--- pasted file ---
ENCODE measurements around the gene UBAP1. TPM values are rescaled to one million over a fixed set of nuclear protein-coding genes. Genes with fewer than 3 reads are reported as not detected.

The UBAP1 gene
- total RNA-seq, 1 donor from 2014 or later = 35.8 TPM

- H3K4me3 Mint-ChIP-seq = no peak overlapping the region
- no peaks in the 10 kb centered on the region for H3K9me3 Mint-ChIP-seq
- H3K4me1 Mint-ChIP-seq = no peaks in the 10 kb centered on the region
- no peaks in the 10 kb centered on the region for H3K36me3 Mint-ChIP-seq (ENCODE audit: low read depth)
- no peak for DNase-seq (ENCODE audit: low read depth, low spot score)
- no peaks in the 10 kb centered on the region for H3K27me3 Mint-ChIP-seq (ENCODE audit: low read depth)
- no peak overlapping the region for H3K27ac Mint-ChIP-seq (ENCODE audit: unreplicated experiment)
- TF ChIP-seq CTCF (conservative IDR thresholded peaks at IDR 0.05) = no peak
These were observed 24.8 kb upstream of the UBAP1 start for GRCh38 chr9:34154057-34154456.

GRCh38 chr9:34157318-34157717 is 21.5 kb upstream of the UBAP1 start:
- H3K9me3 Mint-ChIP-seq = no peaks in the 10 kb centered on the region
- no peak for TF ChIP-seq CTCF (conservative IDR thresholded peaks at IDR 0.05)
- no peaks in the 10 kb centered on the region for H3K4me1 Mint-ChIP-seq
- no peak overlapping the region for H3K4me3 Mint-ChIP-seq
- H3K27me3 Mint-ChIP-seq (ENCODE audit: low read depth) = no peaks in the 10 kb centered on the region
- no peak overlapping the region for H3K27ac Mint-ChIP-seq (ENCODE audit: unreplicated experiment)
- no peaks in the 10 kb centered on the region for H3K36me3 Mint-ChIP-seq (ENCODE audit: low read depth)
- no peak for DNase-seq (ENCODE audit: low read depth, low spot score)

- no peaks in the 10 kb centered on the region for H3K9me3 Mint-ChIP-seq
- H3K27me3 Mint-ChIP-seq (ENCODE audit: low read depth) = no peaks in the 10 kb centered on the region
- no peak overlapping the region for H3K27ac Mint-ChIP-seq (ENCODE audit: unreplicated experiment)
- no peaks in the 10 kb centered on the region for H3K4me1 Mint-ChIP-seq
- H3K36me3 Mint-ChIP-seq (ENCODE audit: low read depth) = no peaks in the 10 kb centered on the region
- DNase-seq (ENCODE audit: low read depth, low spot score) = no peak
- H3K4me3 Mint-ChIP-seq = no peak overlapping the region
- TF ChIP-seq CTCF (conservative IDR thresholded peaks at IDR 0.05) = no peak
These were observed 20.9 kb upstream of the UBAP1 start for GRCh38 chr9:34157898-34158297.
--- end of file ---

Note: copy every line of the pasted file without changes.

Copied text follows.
ENCODE measurements around the gene UBAP1. TPM values are rescaled to one million over a fixed set of nuclear protein-coding genes. Genes with fewer than 3 reads are reported as not detected.

The UBAP1 gene
- total RNA-seq, 1 donor from 2014 or later = 35.8 TPM

- H3K4me3 Mint-ChIP-seq = no peak overlapping the region
- no peaks in the 10 kb centered on the region for H3K9me3 Mint-ChIP-seq
- H3K4me1 Mint-ChIP-seq = no peaks in the 10 kb centered on the region
- no peaks in the 10 kb centered on the region for H3K36me3 Mint-ChIP-seq (ENCODE audit: low read depth)
- no peak for DNase-seq (ENCODE audit: low read depth, low spot score)
- no peaks in the 10 kb centered on the region for H3K27me3 Mint-ChIP-seq (ENCODE audit: low read depth)
- no peak overlapping the region for H3K27ac Mint-ChIP-seq (ENCODE audit: unreplicated experiment)
- TF ChIP-seq CTCF (conservative IDR thresholded peaks at IDR 0.05) = no peak
These were observed 24.8 kb upstream of the UBAP1 start for GRCh38 chr9:34154057-34154456.

GRCh38 chr9:34157318-34157717 is 21.5 kb upstream of the UBAP1 start:
- H3K9me3 Mint-ChIP-seq = no peaks in the 10 kb centered on the region
- no peak for TF ChIP-seq CTCF (conservative IDR thresholded peaks at IDR 0.05)
- no peaks in the 10 kb centered on the region for H3K4me1 Mint-ChIP-seq
- no peak overlapping the region for H3K4me3 Mint-ChIP-seq
- H3K27me3 Mint-ChIP-seq (ENCODE audit: low read depth) = no peaks in the 10 kb centered on the region
- no peak overlapping the region for H3K27ac Mint-ChIP-seq (ENCODE audit: unreplicated experiment)
- no peaks in the 10 kb centered on the region for H3K36me3 Mint-ChIP-seq (ENCODE audit: low read depth)
- no peak for DNase-seq (ENCODE audit: low read depth, low spot score)

- no peaks in the 10 kb centered on the region for H3K9me3 Mint-ChIP-seq
- H3K27me3 Mint-ChIP-seq (ENCODE audit: low read depth) = no peaks in the 10 kb centered on the region
- no peak overlapping the region for H3K27ac Mint-ChIP-seq (ENCODE audit: unreplicated experiment)
- no peaks in the 10 kb centered on the region for H3K4me1 Mint-ChIP-seq
- H3K36me3 Mint-ChIP-seq (ENCODE audit: low read depth) = no peaks in the 10 kb centered on the region
- DNase-seq (ENCODE audit: low read depth, low spot score) = no peak
- H3K4me3 Mint-ChIP-seq = no peak overlapping the region
- TF ChIP-seq CTCF (conservative IDR thresholded peaks at IDR 0.05) = no peak
These were observed 20.9 kb upstream of the UBAP1 start for GRCh38 chr9:34157898-34158297.